All About Jazz

Home » Articles » CD/LP/Track Review

Dear All About Jazz Readers,

If you're familiar with All About Jazz, you know that we've dedicated over two decades to supporting jazz as an art form, and more importantly, the creative musicians who make it. Our enduring commitment has made All About Jazz one of the most culturally important websites of its kind in the world reaching hundreds of thousands of readers every month. However, to expand our offerings and develop new means to foster jazz discovery we need your help.

You can become a sustaining member for a modest $20 and in return, we'll immediately hide those pesky Google ads PLUS deliver exclusive content and provide access to future articles for a full year! This combination will not only improve your AAJ experience, it will allow us to continue to rigorously build on the great work we first started in 1995. Read on to view our project ideas...

5

¡NO!: Sediments

Ian Patterson By

Sign in to view read count
Dublin four-piece ¡NO! is one of the more prolific bands on the improv scene, with Sediments its tenth release in the past three years, a run which has included a digital-only release, numerous EPs and its eponymous debut LP from 2015—a drone and krautrock-influenced psychedelic jam fest that made the Irish music press sit up and take note. With disparate influences that reference electronic minimalism, psychedelia, free-jazz, drone, avant-garde rock, industrial noise and much more besides, it's hardly surprising that no two releases sound exactly the same, and Sediments is indeed a challenging beast to pin down.

The bedrock of underlying drone on the haunting "Lone and Level Sands" stems from Graham Montgomery's keys, with bassist Damien Lennon's spare bass ostinato providing a measured, doomy pulse. Drummer Jamie Davis' painterly cymbal work conjures shifting winds, a sympathetic accompaniment to Fergus Cullen's alternatively plaintive and echo-drenched soprano saxophone and ghostly, wooden flute. Thrumming cable resonator and fuzzy guitar effects add menacing gravitas to this edgy meditation, which to some degree sets the template for the album as a whole.

"Only The Wind's Home" is effectively a continuation and extension of ideas from the opening improvisation, with humming drone, chopping electronic waves and two-note bass motif the canvas against which Cullen effects dreamy, soprano lines. It's a highly cinematic improvisation that comes across as an imaginative remix of Joe Zawinul/Miles Davis's In A Silent Way (Columbia, 1969). There's greater rhythmic impetus to "Sinistra," with Davis spacious groove the backbone of an improvisation that weds dub and post-punk vibes with Cullen's psychedelic guitar waves and, also on guitar, Montgomery's fidgety, single-note probing.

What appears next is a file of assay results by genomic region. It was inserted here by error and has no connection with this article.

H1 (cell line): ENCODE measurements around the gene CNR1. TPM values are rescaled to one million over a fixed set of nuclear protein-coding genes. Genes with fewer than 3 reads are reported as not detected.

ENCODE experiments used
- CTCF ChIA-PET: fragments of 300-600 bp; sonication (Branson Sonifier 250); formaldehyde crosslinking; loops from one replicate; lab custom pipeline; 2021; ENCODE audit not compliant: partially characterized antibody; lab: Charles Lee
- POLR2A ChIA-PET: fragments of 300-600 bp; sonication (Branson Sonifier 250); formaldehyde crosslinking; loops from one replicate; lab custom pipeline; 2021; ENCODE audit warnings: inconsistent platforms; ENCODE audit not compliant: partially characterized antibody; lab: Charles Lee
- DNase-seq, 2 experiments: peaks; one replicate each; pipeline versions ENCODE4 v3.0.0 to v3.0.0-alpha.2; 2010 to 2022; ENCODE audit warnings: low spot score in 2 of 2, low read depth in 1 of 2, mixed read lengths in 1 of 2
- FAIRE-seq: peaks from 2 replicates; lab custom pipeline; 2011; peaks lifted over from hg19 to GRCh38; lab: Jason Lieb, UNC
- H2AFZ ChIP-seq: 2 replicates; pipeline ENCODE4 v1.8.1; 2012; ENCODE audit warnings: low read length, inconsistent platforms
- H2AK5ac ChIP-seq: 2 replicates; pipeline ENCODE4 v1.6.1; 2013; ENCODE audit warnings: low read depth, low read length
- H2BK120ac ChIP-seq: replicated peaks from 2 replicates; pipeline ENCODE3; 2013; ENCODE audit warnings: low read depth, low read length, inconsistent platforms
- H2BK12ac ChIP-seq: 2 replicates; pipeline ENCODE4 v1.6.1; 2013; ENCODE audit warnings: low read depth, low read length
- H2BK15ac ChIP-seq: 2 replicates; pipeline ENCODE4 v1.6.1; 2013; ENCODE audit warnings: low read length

At just under thirteen minutes in duration, "Over the Last Skyscraper a Silent Kite" is the album's longest improvisation; Davis' restless, undulating rhythms and punchy percussive accents set a tone of some urgency, with Cullen's elongated soprano phrasing, which enters two thirds of the way through, almost serene by contrast. In the end, the energy abates, leaving just keyboard meandering alone—a plaintive coda to a brooding, provocative album.

In reviewing Miles Davis' In A Silent Way at the time for Rolling Stone magazine, Lester Bangs opined that: "It is part of a transcendental new music which flushes categories away and, while using musical devices from all styles and cultures, is defined mainly by its deep emotion and unaffected originality"—a summation that could serve just as well for Sediments, an impressive creation from improv warriors ¡NO! that may yet prove to be just as timeless.

Track Listing: Lone and Level Sands; Only The Wind’s Home; Sinistra; Over the Last Skyscraper a Silent Kite.

Personnel: Fergus Cullen: saxophones; guitars; voice, keys; synthesizer, clarinet; piano; flutes; Jamie Davis: drums; percussion; saxophone; Damien Lennon: bass; synthesizer; percussion; Graham Montgomery: guitars; keys; synthesizer; Roland Handsonic; mbira; percussion.

Title: Sediments | Year Released: 2017 | Record Label: Little Gem Records

Tags

comments powered by Disqus

CD/LP/Track Review
Read more articles
Sediments

Sediments

Little Gem Records
2017

buy

Related Articles

Read Mønk CD/LP/Track Review
Mønk
by Chris May
Published: September 20, 2018
Read The Music of Gary Lindsay / Are We Still Dreaming CD/LP/Track Review
The Music of Gary Lindsay / Are We Still Dreaming
by Jack Bowers
Published: September 20, 2018
Read Hidden Details CD/LP/Track Review
Hidden Details
by John Kelman
Published: September 20, 2018
Read Selective Coverage CD/LP/Track Review
Selective Coverage
by Jim Olin
Published: September 20, 2018
Read Fat Daddy CD/LP/Track Review
Fat Daddy
by Dan Bilawsky
Published: September 19, 2018
Read Short Stories CD/LP/Track Review
Short Stories
by Gareth Thompson
Published: September 19, 2018
Read "One Day It Will" CD/LP/Track Review One Day It Will
by Dan McClenaghan
Published: April 7, 2018
Read "Movement Of Lives" CD/LP/Track Review Movement Of Lives
by Jerome Wilson
Published: June 3, 2018
Read "Locked & Loaded" CD/LP/Track Review Locked & Loaded
by John Kelman
Published: May 26, 2018
Read "Oostum" CD/LP/Track Review Oostum
by John Sharpe
Published: April 11, 2018
Read "The Unknowable" CD/LP/Track Review The Unknowable
by Glenn Astarita
Published: March 20, 2018
Read "All Soundings Are True" CD/LP/Track Review All Soundings Are True
by Ian Patterson
Published: December 31, 2017